Polite, ornate historical movie, shot 4:3 for television in grand color. I had to look this up: XIV was two Louises before the Louis who married Marie Antoinette then got killed in 1793 by the French Revolution. All these Louises had long reigns, so the movie takes place a good century before the Revolution.
This Louis seems a pudgy weakling, more interested in partying and women than in ruling the country, until his main advisor Cardinal Mazarin dies. From then on, the king decides to take charge, proclaims that all policy must be personally approved by him, and arrests the advisor who had schemed to take control after the cardinal’s death.
At the end, the King moves the palace to Versailles, and gets all the nobles to follow him there, consolidating all power around himself.
dying cardinal mazarin:
I wonder if there were commercial breaks when this first aired – it has the abrupt fade-outs at the end of scenes that usually signal that an ad is coming. J. Hoberman says Rossellini’s late TV works “have an intimacy well-suited to the small screen,” but I watched this movie and all his others on my laptop screen, so I’ve long ago lost the difference between theatrical and television. It didn’t seem any more intimate than the Ingrid Bergman films.
Some truth from Tag: “‘You always have to try to emphasize the emotion,’ said Rossellini. Despite the strange rumor in film textbooks that Rossellini siezes reality in the raw, in fact, he carefully crafts his display.”
Louis in his fancypants:
It has a theatrical quality, with people standing and stuffily proclaiming things to others who ought to know already. You’ve gotta mix exposition with your realism if you want audiences to understand your history-lesson TV-movie. The king seems a stiff actor at first, but I started to like him. He never smiles, and the closest he ever gets to a look of glorious kingly determination is a sort of sad droop with shades of anger. It’s quite a good movie but I guess I don’t understand what makes this different from other historical fiction, how Rossellini thought of his TV work as an educational revolution, or how this became an Anthology Film Archives staple.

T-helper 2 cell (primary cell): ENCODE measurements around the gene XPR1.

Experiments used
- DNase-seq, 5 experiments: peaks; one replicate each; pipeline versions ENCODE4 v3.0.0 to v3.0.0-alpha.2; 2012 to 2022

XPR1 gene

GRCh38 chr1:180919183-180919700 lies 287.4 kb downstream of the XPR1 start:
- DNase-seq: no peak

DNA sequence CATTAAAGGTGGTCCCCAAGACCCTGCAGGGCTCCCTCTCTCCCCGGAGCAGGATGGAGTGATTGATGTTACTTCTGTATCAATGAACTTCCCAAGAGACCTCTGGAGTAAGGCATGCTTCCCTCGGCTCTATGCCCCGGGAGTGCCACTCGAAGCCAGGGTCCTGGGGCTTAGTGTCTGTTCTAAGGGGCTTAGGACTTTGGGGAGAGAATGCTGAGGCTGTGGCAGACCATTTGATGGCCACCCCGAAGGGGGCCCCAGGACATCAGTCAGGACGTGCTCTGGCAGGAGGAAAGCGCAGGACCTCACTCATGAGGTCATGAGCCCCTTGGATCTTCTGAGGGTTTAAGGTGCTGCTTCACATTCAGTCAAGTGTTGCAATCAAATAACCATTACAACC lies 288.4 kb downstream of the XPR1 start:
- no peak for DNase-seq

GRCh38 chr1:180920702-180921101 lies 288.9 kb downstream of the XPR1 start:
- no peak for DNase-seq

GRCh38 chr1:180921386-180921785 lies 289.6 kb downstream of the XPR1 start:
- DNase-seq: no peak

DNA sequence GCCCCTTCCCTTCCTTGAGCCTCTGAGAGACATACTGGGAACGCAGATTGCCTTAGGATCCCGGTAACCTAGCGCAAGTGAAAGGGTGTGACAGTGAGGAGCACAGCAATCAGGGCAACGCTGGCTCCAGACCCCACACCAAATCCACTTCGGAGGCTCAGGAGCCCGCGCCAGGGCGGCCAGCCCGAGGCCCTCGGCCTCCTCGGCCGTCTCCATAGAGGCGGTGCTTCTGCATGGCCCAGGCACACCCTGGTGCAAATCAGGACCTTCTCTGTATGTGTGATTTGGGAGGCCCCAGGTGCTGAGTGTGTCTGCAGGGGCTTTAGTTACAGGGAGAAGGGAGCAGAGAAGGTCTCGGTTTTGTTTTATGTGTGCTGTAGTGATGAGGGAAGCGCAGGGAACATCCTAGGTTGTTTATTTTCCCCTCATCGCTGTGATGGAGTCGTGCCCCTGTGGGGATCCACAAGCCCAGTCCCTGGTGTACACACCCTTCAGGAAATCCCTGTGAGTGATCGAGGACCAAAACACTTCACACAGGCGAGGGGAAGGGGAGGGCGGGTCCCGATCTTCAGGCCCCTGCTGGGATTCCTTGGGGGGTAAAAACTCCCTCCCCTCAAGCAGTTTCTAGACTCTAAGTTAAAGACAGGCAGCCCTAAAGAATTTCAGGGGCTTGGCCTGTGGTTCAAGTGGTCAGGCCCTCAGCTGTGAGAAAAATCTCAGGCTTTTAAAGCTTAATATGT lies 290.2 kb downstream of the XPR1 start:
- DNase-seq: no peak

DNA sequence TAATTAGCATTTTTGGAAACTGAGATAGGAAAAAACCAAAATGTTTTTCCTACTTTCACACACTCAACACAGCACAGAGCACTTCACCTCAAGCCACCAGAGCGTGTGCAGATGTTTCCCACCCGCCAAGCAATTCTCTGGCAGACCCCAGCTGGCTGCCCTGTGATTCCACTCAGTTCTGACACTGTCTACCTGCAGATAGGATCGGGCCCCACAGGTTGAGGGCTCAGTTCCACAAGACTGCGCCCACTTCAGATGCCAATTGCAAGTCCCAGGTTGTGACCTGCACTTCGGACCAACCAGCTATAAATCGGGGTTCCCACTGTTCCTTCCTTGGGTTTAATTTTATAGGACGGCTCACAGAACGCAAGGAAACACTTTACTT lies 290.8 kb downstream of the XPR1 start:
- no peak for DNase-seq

Louis’s mom is kind of mean to him:
Renzo: “He had a utopian vision: to save the world through television. His utopian vision was that television could free mankind from ignorance, and that freeing mankind from ignorance would also eliminate hunger and unemployment and all other evils. He considered ignorance the source of all the world’s ills. He thought that his function as a mature director was to achieve this. Hence the idea of making films based on history as the font of knowledge, and the idea of describing the world through television.” Tag says R.R. announced in 1962 that cinema is dead and made a doc on the history of iron, which flopped, causing him to be quite depressed. A couple years later, Louis XIV was chosen to close the Venice Film Festival, and a third of the French population watched it on TV. Tag says you can learn more about the life of Rossellini’s historical subjects from a desk encyclopedia than from watching the films, so the films are more for conveying the emotions of the events. “Rossellini’s heroes are the loonies who turn the most damn-fool ideas into reality. … heroes whose inner fire takes us with them into our new reality. … but in Louis’s case, as often in history, the big effort is to subjugate people rather than illuminate them, to create slaves who think they’re free.”
The guy playing Louis was an office clerk and amateur play director, nervous on camera, reading most of his lines off a blackboard. Colbert, mustachioed advisor to the king, is Raymond Jourdan of Renoir’s The Elusive Corporal. But mostly they’re first-time or small-time actors. Script adapted by Jean Gruault, who worked with Rivette, Truffaut and Resnais.
Tag calls it “the story of a man who was afraid and so creates a new reality where he’ll control everyone … it’s a horror film.”